Today in the news, there are reports of a 37-year-old woman in Brazil who went to the hospital, because she feared that her pregnancy was at risk. When she arrived at the hospital, the doctors examined her and noted that she looked pregnant – with an enlarged abdomen and symptoms of nausea.
Upon failing to identify a fetal heart rate, the doctors conducted an emergency caesarean section on the woman – only to realize there was no baby inside her.
False pregnancy, phantom pregnancy, or pseudocyesis, is a rare but very real condition. Over the years, I’ve had patients with this condition, which is characterized by a woman’s belief that she is pregnant when she is not. She feels all the symptoms of pregnancy – including nausea, vomiting, weight gain, fatigue, tender breasts and enlargement of the abdomen. However, all of these symptoms are driven by psychological factors and not a true pregnancy.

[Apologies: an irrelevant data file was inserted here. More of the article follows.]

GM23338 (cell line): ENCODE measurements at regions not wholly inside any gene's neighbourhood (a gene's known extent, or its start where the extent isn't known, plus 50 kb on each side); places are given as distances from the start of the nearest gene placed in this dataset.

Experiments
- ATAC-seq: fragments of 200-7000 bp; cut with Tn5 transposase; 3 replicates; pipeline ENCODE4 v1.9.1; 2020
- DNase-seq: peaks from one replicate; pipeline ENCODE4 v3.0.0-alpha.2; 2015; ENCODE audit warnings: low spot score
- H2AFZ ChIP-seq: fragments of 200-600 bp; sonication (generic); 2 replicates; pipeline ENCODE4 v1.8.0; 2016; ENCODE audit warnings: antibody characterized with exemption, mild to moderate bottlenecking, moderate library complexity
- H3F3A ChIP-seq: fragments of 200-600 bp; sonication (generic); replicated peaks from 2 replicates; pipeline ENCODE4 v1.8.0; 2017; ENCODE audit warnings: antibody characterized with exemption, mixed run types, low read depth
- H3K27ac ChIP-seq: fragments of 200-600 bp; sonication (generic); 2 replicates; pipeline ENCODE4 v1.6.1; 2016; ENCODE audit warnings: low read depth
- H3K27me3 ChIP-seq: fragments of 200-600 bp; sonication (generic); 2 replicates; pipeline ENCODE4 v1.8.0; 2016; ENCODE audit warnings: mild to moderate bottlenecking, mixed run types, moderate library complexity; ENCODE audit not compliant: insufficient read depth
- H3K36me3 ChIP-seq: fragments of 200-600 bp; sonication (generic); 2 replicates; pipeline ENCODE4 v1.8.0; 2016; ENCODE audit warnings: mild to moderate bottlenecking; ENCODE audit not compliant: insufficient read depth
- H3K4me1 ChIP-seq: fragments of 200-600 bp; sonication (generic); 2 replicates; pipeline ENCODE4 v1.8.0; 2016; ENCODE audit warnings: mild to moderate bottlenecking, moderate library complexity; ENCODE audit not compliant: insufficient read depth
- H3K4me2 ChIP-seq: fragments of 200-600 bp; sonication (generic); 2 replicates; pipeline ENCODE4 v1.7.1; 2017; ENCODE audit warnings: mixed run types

Though phantom pregnancies are not well understood yet, we do know they often occur in women with a poor obstetrical history, such as history of miscarriage or infertility. Many times, these psychological factors can even influence the hormonal pathways in the brain, increasing levels of pregnancy hormones and stimulating the reproductive organs. This can even lead to the stimulation of milk producing cells in the breasts.
Many of these patients experience these symptoms for months, and they are often quite alarmed when they are told there is no pregnancy after they seek medical advice. Doctors need to be very careful in handling these cases, so that women involved can get the proper counseling and help they need.
On a final note, you will be surprised to know that men can also suffer from false pregnancy – although that’s a story for another day.
Dr. Manny Alvarez serves as Fox News Channel's senior managing health editor. He also serves as chairman of the department of obstetrics/gynecology and reproductive science at Hackensack University Medical Center in New Jersey. Click here for more information on Dr. Manny's work with Hackensack University Medical Center. Visit AskDrManny.com for more.